Luther College is wonderful because of who you’ll meet, but the students, the professors, the faculty, and the staff aren’t the only ones on campus. No, we have a whole cohort of furry and feathered friends as well. Chipper chipmunks dart about, delighting with their antics and dizzying speed. They are offset by dower crows, grumbling from the treetops. If you’re walking in a quiet place at night, you may be lucky enough to catch sight of one of our rabbits, out for a bite to eat in the security of darkness. With nose and ears anxiously atwitch, it will dart away at your approach.
Of course, the most familiar wildlife is the Luther College squirrel. Famously domesticated, they sit back, gnawing on acorns and watching you walk between classes like they own the place; although, they do still get antsy if you surprise them from behind. Many is the squirrel I have spooked who has been stuck with his nose in the dirt and failed to hear my footsteps until, suddenly, I was upon him. POOF! Practically with a puff of smoke the little critter vanishes up a tree before I can blink.
All told, though, the squirrels seem to have a rollicking good time. All the livelong day they playfully chase each other up, down, and all around in circles; or else they munch lazily on some student’s dropped scrap of sugar cookie. I have heard them barking in conversation from barren winter treetops, and there are campus myths of finding some friendly enough to eat from your hand. What a life it leads, the Squirrelus Lutheranus domesticus.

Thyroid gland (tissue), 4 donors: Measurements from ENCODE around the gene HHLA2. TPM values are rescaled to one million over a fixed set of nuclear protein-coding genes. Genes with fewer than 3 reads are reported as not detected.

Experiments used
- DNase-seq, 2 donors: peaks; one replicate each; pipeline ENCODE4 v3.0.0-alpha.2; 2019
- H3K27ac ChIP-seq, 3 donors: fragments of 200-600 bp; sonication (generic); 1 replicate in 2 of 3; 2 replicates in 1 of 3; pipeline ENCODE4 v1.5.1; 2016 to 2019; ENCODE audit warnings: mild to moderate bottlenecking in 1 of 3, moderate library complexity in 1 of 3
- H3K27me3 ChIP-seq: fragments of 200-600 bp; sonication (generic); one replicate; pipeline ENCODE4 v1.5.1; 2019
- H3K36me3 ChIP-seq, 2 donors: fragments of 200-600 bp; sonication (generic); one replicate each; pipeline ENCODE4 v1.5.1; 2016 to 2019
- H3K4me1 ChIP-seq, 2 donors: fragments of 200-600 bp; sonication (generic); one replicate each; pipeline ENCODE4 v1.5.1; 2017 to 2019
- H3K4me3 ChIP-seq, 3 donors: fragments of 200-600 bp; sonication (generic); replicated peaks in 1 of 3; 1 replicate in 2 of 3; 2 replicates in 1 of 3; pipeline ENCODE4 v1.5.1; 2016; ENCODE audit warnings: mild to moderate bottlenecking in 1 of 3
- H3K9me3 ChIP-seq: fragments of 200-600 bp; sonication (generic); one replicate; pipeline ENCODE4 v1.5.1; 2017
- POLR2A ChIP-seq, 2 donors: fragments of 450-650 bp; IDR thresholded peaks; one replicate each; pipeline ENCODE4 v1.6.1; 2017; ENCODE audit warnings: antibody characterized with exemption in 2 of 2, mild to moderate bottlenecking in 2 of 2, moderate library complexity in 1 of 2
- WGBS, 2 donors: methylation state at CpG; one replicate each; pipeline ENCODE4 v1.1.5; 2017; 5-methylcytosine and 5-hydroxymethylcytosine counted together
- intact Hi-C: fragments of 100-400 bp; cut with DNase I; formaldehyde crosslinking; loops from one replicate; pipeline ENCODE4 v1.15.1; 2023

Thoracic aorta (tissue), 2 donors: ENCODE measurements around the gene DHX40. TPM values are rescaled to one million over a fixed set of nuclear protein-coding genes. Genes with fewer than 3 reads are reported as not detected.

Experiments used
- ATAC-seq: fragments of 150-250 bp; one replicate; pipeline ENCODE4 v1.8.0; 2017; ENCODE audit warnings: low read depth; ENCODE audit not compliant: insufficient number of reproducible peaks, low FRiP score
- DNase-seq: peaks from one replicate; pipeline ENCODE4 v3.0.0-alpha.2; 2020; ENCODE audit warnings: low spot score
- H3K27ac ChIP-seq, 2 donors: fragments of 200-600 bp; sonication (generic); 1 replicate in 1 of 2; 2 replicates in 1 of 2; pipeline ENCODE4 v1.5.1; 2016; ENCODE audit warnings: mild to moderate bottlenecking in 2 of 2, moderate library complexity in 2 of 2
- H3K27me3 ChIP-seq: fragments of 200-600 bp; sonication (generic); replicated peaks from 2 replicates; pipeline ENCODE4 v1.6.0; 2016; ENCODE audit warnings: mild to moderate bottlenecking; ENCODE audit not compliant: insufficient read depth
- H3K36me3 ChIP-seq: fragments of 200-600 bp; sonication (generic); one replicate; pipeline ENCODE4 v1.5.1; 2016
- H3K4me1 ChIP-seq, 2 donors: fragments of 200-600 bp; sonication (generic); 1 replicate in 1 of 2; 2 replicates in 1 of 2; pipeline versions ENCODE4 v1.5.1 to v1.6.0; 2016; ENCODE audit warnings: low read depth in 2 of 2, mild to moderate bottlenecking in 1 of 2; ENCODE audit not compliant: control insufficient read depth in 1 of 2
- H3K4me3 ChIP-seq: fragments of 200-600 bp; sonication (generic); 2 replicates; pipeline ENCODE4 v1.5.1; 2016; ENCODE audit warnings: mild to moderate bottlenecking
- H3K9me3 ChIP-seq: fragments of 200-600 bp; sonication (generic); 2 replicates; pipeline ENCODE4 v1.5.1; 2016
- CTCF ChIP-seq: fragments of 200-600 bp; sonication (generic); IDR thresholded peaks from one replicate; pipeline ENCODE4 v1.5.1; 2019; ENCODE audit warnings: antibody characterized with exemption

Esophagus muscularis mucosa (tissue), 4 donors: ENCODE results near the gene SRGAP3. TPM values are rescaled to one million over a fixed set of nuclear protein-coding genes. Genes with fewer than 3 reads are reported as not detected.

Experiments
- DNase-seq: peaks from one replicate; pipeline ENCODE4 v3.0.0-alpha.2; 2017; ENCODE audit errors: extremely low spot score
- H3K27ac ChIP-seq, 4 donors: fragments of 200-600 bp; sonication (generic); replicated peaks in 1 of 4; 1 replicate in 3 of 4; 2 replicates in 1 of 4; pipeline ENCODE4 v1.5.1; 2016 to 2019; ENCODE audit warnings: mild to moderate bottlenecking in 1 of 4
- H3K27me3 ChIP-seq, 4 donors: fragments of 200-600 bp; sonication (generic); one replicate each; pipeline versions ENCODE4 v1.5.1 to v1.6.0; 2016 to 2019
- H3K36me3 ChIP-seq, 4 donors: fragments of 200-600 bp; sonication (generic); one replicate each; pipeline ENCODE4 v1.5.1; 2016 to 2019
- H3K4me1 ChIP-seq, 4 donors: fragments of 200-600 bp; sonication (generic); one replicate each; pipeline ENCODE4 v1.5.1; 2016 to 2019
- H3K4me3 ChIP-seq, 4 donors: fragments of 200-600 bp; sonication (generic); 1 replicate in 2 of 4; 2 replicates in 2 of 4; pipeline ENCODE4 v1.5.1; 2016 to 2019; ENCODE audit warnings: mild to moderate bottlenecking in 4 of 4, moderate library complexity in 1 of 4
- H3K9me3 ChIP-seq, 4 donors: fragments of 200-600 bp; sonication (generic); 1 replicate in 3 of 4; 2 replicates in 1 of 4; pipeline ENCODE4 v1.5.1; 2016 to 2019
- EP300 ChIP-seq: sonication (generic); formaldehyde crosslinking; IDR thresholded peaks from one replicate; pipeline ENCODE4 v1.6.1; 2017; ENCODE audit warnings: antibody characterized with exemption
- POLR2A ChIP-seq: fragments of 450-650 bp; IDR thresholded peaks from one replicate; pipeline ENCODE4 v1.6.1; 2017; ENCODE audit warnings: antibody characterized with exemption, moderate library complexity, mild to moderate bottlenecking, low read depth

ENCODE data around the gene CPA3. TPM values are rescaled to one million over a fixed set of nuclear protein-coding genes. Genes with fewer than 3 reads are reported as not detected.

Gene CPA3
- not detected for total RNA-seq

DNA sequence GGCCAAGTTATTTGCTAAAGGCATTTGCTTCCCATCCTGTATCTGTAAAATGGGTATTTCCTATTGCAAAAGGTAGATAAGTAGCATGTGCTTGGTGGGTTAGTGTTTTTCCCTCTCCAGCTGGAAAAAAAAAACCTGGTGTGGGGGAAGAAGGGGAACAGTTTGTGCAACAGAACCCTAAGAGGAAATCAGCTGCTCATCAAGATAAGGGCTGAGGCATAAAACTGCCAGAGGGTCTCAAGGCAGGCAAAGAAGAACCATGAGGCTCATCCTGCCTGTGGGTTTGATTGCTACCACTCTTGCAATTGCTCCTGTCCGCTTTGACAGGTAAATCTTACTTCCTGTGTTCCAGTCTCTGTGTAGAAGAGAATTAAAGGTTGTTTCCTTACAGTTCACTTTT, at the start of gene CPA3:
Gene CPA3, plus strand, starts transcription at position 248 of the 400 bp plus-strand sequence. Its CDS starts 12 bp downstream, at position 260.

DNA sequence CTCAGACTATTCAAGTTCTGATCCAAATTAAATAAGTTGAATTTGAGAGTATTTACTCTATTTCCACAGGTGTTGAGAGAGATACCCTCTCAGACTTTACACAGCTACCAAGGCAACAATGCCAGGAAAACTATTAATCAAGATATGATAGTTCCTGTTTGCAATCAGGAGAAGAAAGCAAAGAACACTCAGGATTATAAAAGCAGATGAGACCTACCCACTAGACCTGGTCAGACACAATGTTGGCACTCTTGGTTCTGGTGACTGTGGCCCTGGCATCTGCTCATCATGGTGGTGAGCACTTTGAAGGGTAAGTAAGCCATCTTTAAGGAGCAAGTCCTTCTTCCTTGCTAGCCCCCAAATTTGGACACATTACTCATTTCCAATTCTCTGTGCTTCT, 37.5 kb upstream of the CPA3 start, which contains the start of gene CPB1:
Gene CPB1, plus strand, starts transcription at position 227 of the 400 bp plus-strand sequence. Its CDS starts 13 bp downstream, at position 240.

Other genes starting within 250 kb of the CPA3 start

There is one other more elusive, yet equally famous, family of creatures on campus: the deer. More serene than the chattering squirrels, and more noble too, they have been known to grace our environs at any time of day or night. On many occasions, I have walked out of the library doors or turned a corner, only to be met with three or four does nibbling at the grass. Just the other morning, I managed to capture the picture you can see on my way to breakfast.
Earlier this year, I had my most memorable experience with a member of our deer family. Late one night, I was out for a stroll and wandering through the trees below the art building when I was stopped in my tracks— something had moved! I squinted in the moonlight and took a step forward; then, taking form through a haze of branches, I discovered a doe gazing back at me. So odd, so peaceful. We each stood planted for five minutes, unmoving and evaluating each other. At last, the deer hesitantly turned and began to move away, dipping her head to taste the dewy grass every so often. For my part, I too turned and returned to my room, feeling a little wiser.